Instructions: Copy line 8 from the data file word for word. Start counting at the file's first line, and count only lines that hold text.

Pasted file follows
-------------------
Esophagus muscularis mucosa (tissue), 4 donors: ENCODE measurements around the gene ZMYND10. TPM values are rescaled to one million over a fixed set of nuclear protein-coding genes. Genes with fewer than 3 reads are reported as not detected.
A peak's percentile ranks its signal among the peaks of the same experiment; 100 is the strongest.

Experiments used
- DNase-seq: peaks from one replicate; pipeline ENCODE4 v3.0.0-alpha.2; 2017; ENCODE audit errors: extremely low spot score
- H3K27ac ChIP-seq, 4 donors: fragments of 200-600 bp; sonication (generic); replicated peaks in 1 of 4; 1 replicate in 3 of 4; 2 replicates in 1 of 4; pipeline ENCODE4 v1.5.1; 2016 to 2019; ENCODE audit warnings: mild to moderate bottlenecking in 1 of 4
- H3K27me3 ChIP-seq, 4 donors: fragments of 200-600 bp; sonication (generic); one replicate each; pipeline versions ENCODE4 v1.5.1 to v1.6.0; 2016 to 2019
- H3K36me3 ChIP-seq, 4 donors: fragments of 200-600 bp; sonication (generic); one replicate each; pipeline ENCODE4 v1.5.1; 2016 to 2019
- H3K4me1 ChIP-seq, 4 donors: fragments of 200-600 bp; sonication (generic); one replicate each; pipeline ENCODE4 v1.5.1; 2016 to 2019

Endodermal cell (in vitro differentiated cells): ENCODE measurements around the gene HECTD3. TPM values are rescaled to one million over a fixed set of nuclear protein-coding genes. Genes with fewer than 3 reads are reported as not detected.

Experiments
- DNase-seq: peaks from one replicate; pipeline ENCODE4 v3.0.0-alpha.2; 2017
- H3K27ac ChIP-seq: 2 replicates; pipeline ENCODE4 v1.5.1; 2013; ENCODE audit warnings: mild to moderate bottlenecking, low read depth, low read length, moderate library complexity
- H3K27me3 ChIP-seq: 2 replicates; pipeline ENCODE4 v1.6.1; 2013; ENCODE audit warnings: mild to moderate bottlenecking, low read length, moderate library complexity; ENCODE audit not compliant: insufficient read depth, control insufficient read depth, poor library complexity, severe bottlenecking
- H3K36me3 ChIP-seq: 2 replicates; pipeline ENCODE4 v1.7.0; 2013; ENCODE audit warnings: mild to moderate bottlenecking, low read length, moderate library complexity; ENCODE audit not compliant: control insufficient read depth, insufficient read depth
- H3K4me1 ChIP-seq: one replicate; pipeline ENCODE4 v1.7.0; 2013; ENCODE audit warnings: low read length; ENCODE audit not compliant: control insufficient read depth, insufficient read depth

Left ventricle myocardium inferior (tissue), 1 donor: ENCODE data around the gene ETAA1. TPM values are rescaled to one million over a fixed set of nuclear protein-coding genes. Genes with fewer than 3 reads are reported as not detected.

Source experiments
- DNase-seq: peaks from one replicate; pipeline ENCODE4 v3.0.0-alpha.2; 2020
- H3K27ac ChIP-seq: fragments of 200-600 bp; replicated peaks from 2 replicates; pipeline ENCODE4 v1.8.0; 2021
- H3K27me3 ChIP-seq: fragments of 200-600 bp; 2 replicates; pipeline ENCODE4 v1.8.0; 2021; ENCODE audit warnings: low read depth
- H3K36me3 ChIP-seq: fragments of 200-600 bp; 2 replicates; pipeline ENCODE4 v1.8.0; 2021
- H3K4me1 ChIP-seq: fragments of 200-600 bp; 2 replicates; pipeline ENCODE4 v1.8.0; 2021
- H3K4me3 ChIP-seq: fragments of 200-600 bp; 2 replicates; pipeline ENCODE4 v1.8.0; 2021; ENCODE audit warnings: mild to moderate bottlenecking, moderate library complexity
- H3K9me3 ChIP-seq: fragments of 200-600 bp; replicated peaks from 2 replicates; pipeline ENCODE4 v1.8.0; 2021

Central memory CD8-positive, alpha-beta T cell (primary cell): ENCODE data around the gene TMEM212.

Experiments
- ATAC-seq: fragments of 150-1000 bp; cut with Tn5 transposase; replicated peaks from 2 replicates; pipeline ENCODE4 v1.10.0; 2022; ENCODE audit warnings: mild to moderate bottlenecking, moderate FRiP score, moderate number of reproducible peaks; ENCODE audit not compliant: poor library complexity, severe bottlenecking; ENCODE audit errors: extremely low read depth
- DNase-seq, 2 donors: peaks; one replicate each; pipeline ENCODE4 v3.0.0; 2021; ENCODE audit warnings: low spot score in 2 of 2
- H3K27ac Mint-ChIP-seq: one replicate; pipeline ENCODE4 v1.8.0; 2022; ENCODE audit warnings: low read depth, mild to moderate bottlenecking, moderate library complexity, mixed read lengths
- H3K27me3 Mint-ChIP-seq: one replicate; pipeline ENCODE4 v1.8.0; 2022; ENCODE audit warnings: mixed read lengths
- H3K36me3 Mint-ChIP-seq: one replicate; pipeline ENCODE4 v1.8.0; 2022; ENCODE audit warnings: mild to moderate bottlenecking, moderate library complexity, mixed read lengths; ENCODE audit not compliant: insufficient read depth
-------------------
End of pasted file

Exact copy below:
- H3K4me1 ChIP-seq, 4 donors: fragments of 200-600 bp; sonication (generic); one replicate each; pipeline ENCODE4 v1.5.1; 2016 to 2019